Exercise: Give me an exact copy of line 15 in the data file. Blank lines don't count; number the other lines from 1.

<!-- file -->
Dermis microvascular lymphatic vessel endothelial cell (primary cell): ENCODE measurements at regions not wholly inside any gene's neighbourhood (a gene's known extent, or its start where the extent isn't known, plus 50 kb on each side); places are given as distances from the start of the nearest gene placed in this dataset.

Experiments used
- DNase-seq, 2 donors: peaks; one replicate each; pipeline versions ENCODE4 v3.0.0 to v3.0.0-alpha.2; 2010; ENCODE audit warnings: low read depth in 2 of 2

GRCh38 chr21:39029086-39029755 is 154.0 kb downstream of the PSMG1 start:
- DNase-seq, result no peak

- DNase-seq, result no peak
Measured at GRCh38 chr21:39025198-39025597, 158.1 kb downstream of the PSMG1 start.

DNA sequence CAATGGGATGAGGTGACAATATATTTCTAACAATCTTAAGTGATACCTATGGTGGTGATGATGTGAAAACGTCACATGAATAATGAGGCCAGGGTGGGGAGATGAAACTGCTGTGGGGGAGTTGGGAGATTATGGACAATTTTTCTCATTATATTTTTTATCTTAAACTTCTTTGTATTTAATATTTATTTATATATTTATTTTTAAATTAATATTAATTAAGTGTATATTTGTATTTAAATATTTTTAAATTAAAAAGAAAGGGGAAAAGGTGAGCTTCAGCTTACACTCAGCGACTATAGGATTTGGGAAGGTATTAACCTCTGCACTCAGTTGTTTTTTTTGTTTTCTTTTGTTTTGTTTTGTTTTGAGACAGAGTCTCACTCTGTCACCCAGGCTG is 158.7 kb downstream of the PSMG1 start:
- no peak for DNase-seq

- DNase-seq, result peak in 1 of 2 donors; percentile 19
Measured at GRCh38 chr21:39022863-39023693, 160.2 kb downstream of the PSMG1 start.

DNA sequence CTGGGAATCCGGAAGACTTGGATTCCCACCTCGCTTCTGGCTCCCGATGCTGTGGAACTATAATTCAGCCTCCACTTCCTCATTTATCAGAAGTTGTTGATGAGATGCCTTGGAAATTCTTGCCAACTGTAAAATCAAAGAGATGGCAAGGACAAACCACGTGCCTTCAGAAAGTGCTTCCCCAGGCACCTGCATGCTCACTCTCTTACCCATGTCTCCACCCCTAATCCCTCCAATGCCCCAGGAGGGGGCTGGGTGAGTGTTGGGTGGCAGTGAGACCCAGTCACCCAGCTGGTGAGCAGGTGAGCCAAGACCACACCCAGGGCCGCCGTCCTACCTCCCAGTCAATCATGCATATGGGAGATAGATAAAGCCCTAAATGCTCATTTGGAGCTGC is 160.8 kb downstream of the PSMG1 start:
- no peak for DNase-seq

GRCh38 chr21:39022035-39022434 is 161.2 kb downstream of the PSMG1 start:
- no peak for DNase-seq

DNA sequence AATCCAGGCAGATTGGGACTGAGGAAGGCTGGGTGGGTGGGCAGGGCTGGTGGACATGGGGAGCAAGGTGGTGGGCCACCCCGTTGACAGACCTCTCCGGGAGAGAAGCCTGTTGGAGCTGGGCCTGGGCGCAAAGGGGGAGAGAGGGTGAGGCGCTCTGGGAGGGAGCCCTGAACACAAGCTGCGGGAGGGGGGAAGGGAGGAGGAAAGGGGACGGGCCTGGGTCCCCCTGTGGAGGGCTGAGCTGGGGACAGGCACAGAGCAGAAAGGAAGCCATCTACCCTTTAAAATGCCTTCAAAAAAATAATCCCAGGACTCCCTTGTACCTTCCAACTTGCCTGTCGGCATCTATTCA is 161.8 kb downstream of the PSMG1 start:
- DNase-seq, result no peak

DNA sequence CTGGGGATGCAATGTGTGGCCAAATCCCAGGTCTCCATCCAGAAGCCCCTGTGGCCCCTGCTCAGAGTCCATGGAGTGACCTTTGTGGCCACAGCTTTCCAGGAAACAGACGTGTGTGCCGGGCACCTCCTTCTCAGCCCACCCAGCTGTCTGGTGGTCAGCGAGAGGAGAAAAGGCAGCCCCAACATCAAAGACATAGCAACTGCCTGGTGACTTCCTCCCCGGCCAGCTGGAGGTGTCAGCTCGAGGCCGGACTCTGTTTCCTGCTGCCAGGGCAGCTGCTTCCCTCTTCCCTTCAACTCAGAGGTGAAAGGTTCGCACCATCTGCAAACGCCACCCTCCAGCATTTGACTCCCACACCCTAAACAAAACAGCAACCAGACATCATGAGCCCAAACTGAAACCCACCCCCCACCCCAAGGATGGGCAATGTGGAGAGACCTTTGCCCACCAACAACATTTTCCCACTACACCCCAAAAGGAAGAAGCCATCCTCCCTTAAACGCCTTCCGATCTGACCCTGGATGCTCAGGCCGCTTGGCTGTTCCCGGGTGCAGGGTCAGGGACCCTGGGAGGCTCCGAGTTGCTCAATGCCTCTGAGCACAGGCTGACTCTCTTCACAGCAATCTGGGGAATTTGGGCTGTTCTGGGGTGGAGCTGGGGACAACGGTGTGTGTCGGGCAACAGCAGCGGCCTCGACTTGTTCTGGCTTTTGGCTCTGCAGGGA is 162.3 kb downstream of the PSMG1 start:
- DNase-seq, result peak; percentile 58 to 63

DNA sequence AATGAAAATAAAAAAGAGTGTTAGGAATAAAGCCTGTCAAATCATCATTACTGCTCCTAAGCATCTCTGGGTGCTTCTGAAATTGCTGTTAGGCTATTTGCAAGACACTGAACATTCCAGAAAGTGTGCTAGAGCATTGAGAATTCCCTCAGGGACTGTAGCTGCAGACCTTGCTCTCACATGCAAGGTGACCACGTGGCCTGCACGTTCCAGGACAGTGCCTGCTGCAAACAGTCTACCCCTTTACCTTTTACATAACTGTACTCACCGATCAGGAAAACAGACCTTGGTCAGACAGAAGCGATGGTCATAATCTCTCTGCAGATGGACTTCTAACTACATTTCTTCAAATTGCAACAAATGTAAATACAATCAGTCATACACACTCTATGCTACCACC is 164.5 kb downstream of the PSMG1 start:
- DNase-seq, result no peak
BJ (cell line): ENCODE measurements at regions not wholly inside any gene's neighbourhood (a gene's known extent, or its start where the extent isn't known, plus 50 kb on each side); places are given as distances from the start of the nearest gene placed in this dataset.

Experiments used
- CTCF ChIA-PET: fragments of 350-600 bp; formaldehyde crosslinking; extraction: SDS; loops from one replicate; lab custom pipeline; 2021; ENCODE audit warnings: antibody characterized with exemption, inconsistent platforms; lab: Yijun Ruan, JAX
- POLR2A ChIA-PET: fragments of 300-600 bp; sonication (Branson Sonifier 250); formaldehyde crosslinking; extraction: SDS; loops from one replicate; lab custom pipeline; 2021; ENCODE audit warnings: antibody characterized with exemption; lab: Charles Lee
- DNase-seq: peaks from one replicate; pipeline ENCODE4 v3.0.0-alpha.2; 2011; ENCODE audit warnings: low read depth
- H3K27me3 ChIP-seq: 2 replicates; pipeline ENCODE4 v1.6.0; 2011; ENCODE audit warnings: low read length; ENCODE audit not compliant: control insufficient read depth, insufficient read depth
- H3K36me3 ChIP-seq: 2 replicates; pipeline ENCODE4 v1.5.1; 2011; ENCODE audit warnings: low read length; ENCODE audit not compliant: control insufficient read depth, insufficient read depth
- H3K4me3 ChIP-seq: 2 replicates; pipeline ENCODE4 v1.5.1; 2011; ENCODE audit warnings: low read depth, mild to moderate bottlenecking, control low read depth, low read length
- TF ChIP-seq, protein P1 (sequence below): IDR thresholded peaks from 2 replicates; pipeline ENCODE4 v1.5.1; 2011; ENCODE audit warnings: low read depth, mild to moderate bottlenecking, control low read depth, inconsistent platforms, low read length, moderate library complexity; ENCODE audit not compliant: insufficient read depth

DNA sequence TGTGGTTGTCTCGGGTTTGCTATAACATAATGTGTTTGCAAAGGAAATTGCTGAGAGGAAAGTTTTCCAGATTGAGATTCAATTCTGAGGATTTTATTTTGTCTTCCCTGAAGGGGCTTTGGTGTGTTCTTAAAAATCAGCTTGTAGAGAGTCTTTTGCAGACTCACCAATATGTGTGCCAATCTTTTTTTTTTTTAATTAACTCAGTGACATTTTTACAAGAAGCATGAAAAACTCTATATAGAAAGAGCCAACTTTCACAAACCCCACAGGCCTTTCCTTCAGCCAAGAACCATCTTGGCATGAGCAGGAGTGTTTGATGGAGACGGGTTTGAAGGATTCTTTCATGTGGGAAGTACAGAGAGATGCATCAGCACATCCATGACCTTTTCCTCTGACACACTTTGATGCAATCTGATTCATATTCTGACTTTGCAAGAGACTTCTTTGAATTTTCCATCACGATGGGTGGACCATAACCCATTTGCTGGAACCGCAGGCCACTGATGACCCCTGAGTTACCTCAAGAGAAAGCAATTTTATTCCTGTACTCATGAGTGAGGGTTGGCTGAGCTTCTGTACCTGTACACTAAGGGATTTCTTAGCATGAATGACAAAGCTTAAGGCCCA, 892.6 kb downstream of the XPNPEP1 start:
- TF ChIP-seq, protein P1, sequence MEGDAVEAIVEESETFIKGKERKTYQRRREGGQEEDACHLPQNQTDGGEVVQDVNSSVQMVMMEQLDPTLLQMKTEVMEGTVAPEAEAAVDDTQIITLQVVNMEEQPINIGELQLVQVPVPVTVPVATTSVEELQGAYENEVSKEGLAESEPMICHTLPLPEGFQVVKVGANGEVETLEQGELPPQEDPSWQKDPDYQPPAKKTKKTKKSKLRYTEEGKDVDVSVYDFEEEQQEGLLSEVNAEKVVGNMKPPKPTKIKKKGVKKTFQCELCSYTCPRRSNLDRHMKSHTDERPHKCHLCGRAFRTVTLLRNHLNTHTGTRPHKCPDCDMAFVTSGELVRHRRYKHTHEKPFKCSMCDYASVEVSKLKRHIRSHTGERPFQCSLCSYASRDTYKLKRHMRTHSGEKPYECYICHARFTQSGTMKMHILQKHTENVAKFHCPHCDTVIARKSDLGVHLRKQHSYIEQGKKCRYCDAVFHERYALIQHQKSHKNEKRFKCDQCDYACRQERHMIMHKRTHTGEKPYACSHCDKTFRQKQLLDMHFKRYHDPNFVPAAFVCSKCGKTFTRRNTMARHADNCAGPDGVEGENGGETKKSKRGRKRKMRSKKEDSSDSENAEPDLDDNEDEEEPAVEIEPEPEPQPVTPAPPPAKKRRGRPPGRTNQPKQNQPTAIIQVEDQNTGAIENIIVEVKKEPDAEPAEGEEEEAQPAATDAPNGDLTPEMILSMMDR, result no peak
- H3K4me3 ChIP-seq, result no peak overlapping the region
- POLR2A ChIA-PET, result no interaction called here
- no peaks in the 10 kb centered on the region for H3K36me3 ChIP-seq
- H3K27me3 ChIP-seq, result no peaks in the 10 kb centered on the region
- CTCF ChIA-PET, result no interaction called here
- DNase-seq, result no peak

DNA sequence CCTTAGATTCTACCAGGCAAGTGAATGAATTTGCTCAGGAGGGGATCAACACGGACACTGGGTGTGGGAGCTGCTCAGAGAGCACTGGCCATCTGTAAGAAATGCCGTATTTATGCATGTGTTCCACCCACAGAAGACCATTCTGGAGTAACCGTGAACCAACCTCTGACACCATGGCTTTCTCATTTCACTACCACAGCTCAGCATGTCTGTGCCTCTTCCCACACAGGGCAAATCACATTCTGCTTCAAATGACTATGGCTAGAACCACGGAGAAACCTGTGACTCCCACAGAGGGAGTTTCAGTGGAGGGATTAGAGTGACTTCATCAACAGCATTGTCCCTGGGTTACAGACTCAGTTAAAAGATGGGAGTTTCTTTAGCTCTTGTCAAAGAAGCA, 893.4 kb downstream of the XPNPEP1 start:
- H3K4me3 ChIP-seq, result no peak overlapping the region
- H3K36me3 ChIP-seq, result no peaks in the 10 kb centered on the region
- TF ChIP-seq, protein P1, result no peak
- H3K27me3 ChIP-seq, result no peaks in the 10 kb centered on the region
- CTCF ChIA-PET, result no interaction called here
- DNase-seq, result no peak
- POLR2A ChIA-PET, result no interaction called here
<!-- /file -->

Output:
- no peak for DNase-seq